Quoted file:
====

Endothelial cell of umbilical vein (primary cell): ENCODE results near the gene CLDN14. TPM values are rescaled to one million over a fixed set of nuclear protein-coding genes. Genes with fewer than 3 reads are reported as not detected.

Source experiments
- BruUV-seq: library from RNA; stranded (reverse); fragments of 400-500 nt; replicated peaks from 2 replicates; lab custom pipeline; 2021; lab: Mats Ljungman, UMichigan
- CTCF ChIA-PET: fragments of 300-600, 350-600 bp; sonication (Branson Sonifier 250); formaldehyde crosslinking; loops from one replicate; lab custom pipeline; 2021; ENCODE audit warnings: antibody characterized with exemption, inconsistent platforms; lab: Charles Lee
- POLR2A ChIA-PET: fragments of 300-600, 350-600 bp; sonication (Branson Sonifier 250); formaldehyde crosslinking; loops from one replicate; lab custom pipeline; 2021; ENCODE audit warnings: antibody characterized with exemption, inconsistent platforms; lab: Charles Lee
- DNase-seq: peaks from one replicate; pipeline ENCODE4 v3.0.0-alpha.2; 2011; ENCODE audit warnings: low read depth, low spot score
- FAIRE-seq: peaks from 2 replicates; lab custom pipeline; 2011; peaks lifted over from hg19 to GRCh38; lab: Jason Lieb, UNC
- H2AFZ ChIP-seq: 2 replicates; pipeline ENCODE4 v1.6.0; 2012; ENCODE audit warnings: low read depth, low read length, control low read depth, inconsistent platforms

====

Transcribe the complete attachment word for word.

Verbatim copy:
Endothelial cell of umbilical vein (primary cell): ENCODE results near the gene CLDN14. TPM values are rescaled to one million over a fixed set of nuclear protein-coding genes. Genes with fewer than 3 reads are reported as not detected.

Source experiments
- BruUV-seq: library from RNA; stranded (reverse); fragments of 400-500 nt; replicated peaks from 2 replicates; lab custom pipeline; 2021; lab: Mats Ljungman, UMichigan
- CTCF ChIA-PET: fragments of 300-600, 350-600 bp; sonication (Branson Sonifier 250); formaldehyde crosslinking; loops from one replicate; lab custom pipeline; 2021; ENCODE audit warnings: antibody characterized with exemption, inconsistent platforms; lab: Charles Lee
- POLR2A ChIA-PET: fragments of 300-600, 350-600 bp; sonication (Branson Sonifier 250); formaldehyde crosslinking; loops from one replicate; lab custom pipeline; 2021; ENCODE audit warnings: antibody characterized with exemption, inconsistent platforms; lab: Charles Lee
- DNase-seq: peaks from one replicate; pipeline ENCODE4 v3.0.0-alpha.2; 2011; ENCODE audit warnings: low read depth, low spot score
- FAIRE-seq: peaks from 2 replicates; lab custom pipeline; 2011; peaks lifted over from hg19 to GRCh38; lab: Jason Lieb, UNC
- H2AFZ ChIP-seq: 2 replicates; pipeline ENCODE4 v1.6.0; 2012; ENCODE audit warnings: low read depth, low read length, control low read depth, inconsistent platforms